Laurie Anne Walden, DVM
Prepare for pet injuries and emergencies by collecting first aid supplies in advance. You can purchase a pet first aid kit or make your own. Some of the items in a family first aid kit can also be used for animals.
Emergency clinic contact information
Keep a list of phone numbers of emergency clinics in your area and at travel destinations. Include animal poison control phone numbers in your list. Emergency clinics can be very busy, so if possible have contact information for multiple clinics in case the nearest one has a long wait. Call the clinic before you arrive if your pet’s condition allows time for this.
Vaccination records and medical history
The most important vaccination record for an emergency clinic to have is the rabies vaccination. A list of current medications and medical conditions will also be helpful, especially if someone who is less familiar with your pet’s medical history (like a pet sitter) might be taking your pet for treatment. Your primary care veterinary clinic might be closed when your pet needs emergency treatment, so have written medical records available for the emergency service.
Animals in pain can bite even if they are friendly at other times. A muzzle will help you transport your dog safely. The best type of muzzle for a dog is a basket muzzle that allows the dog to pant. You can find inexpensive basket muzzles at pet stores and online. If you plan in advance, you can reduce your dog’s anxiety about using a muzzle during an emergency by training your dog to like wearing a muzzle. See the Muzzle Up Project for tips on muzzle training. (Short version: muzzles are treat baskets!) Don’t try to put a muzzle on a dog if you would be bitten in the attempt.
Emergency muzzle alternatives include a leash, rope, necktie, or bandage material wrapped around the mouth. Items that hold the mouth completely closed should never cover the nostrils, should be used only for a very short time (just to get the animal into the car), and should not be used for animals that are vomiting. Another option is to cover the animal’s head with a towel or blanket, but take extra care—animals can bite through cloth, especially if they’re frightened or in pain.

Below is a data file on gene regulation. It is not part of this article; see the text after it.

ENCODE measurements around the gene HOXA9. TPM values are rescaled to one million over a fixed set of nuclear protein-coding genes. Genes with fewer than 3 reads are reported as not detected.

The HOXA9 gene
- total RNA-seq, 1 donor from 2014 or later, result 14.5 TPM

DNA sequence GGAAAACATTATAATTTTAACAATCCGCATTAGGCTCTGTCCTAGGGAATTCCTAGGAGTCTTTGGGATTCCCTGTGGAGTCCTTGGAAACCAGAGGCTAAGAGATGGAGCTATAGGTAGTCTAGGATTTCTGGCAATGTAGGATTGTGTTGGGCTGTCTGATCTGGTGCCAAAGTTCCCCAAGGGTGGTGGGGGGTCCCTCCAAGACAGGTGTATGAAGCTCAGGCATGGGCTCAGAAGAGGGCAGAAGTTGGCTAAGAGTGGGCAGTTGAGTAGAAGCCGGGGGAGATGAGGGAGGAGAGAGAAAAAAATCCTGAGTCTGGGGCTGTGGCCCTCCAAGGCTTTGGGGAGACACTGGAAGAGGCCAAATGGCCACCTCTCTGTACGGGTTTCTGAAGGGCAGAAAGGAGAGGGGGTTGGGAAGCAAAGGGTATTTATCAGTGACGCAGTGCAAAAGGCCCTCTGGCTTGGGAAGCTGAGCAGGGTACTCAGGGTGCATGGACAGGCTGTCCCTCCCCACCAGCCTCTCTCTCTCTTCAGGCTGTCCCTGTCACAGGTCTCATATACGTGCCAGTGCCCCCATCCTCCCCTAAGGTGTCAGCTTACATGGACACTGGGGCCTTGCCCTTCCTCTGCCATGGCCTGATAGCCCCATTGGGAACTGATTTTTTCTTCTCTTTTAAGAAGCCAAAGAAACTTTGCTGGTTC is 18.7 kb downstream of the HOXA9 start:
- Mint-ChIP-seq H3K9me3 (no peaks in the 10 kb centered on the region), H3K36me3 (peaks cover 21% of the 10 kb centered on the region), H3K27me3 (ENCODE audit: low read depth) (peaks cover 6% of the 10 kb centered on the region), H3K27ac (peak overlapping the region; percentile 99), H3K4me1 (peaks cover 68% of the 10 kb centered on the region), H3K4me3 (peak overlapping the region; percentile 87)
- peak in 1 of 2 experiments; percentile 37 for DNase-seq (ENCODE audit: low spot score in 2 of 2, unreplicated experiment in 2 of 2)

Leash or pet carrier
A slip leash might be easier than a clip leash to put on a scared dog. For cats, consider keeping a hard plastic carrier with a top that can be removed. If you’ve picked up your cat with a towel, you can bundle both the cat and the towel into the bottom half of the carrier and then reattach the top half.
Gauze sponges and nonstick pads
Plain gauze squares are used to absorb blood and drainage but are uncomfortable if they stick to a wound. If you’re bandaging a wound, use a nonstick pad as the inner layer (touching the wound) and add layers of plain gauze over the nonstick pad as needed for absorption.
Self-adherent bandage wrap (Vet Wrap or similar)
Flexible self-adherent wrap is used as the outer layer of a bandage. This material bonds to itself but doesn’t stick to fur. It’s stretchy, so it can cut off circulation if it’s applied tightly. Don’t stretch it while you’re applying it; just lay it over the top of the gauze and press gently to adhere it to itself.
Adhesive bandage tape
If you have self-adherent wrap, you might not need adhesive bandage tape. Adhesive tape is used to hold a bandage together. For a first aid bandage, try to avoid sticking tape to the fur. If a pet needs a bandage that’s more secure than just self-adherent wrap over gauze, the pet needs to be seen at a veterinary clinic and someone there will be taking your bandage off anyway. Don’t use Band-Aids or other adhesive bandages meant for humans.
Tweezers (for removing ticks)
Eye wash or sterile saline is good to have on hand if a potentially damaging liquid gets splashed into an animal’s eyes. Use care when working around an injured animal’s face, though.
Towels are handy for mopping up messes, creating an impromptu stretcher, or soaking in water to cool an overheated animal.
Medications and other remedies
Medications like pain relievers and antihistamines should only be used if a veterinarian has specifically recommended them. Many pain relievers for humans, including common nonprescription pain relievers, are not safe for pets.
Some pet first aid supply lists include products to induce vomiting or poison remedies like activated charcoal. Never use products like these without consulting a veterinarian first. Inducing vomiting can be harmful. For example, caustic substances and foreign objects can damage the esophagus on the way down and again on the way back up.
Photo by Alvan Nee on Unsplash
Laurie Anne Walden, DVM
The contents of this blog are for information only and should not substitute for advice from a veterinarian who has examined the animal. All blog content is copyrighted by Mallard Creek Animal Hospital and may not be copied, reproduced, transmitted, or distributed without permission.